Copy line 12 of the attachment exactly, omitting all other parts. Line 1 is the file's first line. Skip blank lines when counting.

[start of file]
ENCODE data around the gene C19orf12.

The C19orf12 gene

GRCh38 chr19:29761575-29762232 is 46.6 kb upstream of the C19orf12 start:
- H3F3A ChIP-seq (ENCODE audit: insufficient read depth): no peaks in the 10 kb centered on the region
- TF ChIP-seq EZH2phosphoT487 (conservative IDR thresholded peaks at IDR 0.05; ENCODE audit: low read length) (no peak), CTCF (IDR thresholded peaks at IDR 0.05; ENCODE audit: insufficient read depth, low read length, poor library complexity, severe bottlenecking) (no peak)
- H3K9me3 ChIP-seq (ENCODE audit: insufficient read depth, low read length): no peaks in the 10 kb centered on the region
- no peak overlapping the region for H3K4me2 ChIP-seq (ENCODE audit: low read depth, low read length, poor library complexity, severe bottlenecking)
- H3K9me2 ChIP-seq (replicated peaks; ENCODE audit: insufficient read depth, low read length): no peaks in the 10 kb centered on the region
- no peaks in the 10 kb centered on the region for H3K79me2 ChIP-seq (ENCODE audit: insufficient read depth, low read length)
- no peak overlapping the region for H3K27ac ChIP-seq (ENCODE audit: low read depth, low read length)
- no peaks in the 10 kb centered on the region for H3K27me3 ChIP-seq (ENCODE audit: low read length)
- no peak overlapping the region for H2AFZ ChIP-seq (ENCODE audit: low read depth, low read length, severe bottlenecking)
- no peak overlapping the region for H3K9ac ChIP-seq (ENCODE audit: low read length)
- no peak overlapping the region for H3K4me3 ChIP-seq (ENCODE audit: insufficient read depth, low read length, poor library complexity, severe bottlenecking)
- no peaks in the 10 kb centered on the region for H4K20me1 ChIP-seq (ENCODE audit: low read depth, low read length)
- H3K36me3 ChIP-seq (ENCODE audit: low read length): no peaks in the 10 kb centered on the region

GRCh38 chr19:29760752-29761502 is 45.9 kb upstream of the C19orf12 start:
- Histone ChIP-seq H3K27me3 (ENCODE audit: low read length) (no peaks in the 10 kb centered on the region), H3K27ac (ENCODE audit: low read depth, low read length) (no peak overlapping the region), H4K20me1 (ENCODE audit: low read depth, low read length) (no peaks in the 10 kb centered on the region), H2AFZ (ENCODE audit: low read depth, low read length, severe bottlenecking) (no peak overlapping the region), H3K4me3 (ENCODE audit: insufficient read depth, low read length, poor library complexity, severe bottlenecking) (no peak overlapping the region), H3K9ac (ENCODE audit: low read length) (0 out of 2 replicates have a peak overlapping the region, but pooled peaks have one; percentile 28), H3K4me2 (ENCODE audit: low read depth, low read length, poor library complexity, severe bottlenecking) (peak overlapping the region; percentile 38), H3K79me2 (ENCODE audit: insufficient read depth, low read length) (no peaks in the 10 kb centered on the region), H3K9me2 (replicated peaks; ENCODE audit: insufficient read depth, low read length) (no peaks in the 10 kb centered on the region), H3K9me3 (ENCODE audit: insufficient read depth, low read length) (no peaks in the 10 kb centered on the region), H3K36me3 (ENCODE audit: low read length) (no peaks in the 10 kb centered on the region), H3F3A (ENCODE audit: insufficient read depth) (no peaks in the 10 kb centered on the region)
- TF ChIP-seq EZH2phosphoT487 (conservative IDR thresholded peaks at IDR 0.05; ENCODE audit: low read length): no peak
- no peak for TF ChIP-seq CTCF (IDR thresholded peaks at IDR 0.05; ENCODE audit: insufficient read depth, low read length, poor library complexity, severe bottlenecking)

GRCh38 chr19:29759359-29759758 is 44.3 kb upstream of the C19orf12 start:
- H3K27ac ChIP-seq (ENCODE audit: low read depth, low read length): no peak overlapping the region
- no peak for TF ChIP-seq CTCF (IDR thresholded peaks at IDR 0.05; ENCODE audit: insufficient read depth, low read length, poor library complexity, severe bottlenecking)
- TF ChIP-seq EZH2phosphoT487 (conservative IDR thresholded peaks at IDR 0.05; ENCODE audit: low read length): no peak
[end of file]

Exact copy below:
- no peak overlapping the region for H2AFZ ChIP-seq (ENCODE audit: low read depth, low read length, severe bottlenecking)